The shameful U.S. gay rights vote

As Becky wrote, the fact that Obama picked Rick Warren, America’s most popular preacher, to speak at his innauguration shouldn’t be all that surprising and probably doesn’t say much about his stance on any issues. That said, the anger of gay rights groups at the pick means that Obama is now under more pressure to ...

By , a former associate editor at Foreign Policy.
590921_081222_UN5.jpg
590921_081222_UN5.jpg

As Becky wrote, the fact that Obama picked Rick Warren, America's most popular preacher, to speak at his innauguration shouldn't be all that surprising and probably doesn't say much about his stance on any issues. That said, the anger of gay rights groups at the pick means that Obama is now under more pressure to actually do something meaningful for gay rights as president. One place he could start would be reversing the United States' deplorable decision last week to vote against a historic UN resolution to decriminalize homosexuality.

The resolution was a non-binding declaration "to ensure that sexual orientation or gender identity may under no circumstances be the basis for criminal penalties, in particular executions, arrests or detention." The Bush administration opposed the measure on the grounds that it could overturn states' decisions on issues like gay marriage. One wonders if they need a refresher on what "non-binding" means.

Joining the United States in opposition were Russia, China, the Vatican, and the Organization of the Islamic Conference. The latter group claimed that the resolution would lead to the legalization of pedophilia and also tried last week to have sexual orientation removed from a list of unacceptable reasons for summary execution.

As Becky wrote, the fact that Obama picked Rick Warren, America’s most popular preacher, to speak at his innauguration shouldn’t be all that surprising and probably doesn’t say much about his stance on any issues. That said, the anger of gay rights groups at the pick means that Obama is now under more pressure to actually do something meaningful for gay rights as president. One place he could start would be reversing the United States’ deplorable decision last week to vote against a historic UN resolution to decriminalize homosexuality.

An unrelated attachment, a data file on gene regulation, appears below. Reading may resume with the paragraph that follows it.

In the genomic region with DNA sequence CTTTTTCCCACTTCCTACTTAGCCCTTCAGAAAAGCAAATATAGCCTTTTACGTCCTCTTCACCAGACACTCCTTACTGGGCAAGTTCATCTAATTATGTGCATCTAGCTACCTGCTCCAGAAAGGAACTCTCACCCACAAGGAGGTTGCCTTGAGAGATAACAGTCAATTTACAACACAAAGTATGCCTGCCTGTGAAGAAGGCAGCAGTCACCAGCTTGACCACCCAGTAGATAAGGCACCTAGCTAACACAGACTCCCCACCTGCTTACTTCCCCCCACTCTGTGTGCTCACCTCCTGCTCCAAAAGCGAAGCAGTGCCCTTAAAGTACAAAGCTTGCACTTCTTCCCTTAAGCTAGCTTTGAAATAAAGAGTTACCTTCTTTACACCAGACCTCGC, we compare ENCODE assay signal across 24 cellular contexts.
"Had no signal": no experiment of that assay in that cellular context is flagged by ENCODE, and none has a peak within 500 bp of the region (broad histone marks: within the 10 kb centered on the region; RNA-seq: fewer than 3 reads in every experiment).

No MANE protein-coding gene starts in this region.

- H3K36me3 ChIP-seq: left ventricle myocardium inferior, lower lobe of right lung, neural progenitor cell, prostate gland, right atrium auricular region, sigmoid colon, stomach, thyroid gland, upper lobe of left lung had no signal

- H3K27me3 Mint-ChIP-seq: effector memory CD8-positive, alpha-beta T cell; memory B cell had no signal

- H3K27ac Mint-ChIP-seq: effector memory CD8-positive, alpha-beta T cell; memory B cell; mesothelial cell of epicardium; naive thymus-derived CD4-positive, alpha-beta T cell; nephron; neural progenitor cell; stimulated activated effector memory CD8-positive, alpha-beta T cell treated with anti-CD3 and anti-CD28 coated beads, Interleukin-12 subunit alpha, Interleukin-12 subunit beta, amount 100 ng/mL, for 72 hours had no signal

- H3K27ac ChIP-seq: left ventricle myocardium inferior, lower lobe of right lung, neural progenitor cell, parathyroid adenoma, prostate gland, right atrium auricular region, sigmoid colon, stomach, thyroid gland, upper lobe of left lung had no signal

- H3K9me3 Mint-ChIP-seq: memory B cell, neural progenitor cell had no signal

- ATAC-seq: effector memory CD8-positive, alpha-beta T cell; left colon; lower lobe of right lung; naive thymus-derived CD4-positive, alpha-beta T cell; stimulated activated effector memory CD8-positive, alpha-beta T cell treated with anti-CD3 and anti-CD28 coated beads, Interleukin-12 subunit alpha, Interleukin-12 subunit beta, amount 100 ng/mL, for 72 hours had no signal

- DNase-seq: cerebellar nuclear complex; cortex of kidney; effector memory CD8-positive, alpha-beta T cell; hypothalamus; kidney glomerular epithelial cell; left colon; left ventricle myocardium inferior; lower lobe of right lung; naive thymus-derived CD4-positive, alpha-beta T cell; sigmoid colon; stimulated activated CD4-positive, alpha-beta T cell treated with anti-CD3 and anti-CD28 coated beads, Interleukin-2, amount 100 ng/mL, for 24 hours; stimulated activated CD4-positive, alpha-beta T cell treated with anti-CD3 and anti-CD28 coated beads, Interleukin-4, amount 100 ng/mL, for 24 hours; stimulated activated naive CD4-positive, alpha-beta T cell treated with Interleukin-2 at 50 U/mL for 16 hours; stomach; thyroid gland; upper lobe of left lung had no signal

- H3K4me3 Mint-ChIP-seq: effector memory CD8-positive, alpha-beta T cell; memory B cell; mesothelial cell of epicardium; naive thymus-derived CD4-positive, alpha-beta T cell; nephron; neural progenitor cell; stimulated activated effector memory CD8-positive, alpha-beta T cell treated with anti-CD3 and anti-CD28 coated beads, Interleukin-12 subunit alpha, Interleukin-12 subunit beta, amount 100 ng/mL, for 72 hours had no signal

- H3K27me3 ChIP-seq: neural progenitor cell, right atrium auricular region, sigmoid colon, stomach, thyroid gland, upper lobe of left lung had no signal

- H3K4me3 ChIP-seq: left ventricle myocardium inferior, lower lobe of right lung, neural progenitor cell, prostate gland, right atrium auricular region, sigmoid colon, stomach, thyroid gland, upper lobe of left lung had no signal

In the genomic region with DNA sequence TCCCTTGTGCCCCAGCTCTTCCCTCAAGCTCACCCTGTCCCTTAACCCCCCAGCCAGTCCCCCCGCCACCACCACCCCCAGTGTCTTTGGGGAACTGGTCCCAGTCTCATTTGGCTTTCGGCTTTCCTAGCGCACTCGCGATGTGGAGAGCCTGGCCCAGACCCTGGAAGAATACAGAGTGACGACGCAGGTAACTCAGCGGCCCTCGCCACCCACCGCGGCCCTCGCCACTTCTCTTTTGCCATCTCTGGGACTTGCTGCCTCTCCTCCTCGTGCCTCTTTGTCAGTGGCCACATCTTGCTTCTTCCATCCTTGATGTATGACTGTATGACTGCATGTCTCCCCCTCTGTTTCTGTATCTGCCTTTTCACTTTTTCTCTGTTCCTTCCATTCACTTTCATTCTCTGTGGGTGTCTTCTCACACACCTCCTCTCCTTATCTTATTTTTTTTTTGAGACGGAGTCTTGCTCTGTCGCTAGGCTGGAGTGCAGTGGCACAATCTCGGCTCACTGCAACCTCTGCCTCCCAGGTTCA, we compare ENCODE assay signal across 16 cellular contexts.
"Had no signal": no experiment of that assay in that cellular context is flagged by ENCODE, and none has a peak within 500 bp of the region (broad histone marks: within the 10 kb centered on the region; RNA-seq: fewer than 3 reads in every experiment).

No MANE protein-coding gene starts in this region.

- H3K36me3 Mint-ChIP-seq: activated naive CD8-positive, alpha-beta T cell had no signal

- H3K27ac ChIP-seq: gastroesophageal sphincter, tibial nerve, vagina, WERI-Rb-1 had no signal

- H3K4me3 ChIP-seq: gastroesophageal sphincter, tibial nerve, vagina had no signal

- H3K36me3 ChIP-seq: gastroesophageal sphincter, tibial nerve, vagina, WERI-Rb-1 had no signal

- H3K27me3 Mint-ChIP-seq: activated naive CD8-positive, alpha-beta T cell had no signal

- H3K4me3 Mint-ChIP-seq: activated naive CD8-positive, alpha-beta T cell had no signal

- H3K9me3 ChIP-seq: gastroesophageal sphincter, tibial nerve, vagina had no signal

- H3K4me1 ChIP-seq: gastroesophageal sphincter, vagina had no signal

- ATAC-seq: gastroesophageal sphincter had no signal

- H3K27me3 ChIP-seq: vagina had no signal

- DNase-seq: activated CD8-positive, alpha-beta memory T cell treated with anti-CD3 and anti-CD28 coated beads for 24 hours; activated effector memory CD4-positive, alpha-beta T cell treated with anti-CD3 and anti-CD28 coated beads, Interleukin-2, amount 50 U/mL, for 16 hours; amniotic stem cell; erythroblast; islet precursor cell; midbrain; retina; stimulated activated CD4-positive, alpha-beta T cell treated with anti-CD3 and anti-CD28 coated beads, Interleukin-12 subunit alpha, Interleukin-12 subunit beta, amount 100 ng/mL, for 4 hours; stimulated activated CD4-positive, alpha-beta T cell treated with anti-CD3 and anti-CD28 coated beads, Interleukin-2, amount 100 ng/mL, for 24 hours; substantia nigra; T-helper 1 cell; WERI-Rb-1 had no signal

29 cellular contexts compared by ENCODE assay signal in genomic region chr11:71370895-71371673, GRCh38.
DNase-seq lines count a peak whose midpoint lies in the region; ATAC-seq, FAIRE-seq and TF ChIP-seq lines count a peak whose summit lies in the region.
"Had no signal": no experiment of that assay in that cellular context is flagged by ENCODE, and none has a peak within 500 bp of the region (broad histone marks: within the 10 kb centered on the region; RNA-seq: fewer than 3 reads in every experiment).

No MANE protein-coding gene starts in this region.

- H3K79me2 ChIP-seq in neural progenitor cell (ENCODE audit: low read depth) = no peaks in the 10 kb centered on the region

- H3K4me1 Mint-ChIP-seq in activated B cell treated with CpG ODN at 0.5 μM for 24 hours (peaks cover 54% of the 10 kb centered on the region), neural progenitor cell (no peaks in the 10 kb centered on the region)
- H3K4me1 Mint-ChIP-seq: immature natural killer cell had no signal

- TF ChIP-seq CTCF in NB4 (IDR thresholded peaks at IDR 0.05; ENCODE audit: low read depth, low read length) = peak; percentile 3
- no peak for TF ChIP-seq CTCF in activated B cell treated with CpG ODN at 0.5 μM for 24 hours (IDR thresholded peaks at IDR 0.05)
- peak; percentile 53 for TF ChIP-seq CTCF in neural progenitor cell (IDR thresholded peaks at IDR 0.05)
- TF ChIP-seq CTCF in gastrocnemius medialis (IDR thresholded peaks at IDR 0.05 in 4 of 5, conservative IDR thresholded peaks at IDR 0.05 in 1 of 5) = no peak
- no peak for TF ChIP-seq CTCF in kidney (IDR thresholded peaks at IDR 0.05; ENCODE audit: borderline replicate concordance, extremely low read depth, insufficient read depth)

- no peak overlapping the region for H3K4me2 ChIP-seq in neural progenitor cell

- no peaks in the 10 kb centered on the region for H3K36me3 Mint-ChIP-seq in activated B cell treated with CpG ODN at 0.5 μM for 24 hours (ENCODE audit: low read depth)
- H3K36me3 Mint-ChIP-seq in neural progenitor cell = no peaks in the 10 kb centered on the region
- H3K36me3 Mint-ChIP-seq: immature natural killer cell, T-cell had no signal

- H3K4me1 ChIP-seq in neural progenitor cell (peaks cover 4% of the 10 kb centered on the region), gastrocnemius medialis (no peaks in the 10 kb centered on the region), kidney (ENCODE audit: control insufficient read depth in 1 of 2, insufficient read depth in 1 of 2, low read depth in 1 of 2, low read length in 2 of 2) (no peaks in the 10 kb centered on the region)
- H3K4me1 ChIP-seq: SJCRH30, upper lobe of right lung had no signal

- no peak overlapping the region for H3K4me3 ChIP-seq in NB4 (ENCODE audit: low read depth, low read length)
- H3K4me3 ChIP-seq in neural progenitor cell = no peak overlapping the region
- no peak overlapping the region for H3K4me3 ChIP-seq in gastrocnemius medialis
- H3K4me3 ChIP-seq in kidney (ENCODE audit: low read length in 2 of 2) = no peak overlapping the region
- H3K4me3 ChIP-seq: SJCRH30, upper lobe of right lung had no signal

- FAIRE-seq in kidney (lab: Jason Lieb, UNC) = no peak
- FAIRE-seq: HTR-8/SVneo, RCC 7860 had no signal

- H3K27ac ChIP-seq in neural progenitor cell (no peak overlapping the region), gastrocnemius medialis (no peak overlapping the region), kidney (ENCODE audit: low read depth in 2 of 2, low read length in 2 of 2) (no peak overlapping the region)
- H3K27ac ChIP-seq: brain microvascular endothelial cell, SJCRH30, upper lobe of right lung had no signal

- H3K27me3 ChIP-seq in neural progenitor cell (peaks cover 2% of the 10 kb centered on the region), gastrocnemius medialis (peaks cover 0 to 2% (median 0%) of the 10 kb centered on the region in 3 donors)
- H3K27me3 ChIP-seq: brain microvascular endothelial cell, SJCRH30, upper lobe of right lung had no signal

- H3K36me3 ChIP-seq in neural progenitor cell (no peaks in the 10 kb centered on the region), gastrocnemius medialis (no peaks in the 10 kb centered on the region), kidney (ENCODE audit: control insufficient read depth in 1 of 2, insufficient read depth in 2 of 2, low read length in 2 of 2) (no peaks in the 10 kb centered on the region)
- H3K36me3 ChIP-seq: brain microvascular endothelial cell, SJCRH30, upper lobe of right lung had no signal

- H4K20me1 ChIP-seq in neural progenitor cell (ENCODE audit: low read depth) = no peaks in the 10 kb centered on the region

The resolution was a non-binding declaration “to ensure that sexual orientation or gender identity may under no circumstances be the basis for criminal penalties, in particular executions, arrests or detention.” The Bush administration opposed the measure on the grounds that it could overturn states’ decisions on issues like gay marriage. One wonders if they need a refresher on what “non-binding” means.

Joining the United States in opposition were Russia, China, the Vatican, and the Organization of the Islamic Conference. The latter group claimed that the resolution would lead to the legalization of pedophilia and also tried last week to have sexual orientation removed from a list of unacceptable reasons for summary execution.

The resolution doesn’t have the force of law anywhere, but as UN Dispatch’s Mark Leon Goldberg writes, previous agreements on women’s rights show that “in the long run these kinds of resolutions do help to foster the genesis of new legal norms and new human rights.”

If Obama wants to do something to assure his gay and lesbian supporters that he doesn’t plan to sell them out, this is an easy one.

Photo: Mario Tama/Getty Images

Joshua Keating was an associate editor at Foreign Policy. Twitter: @joshuakeating

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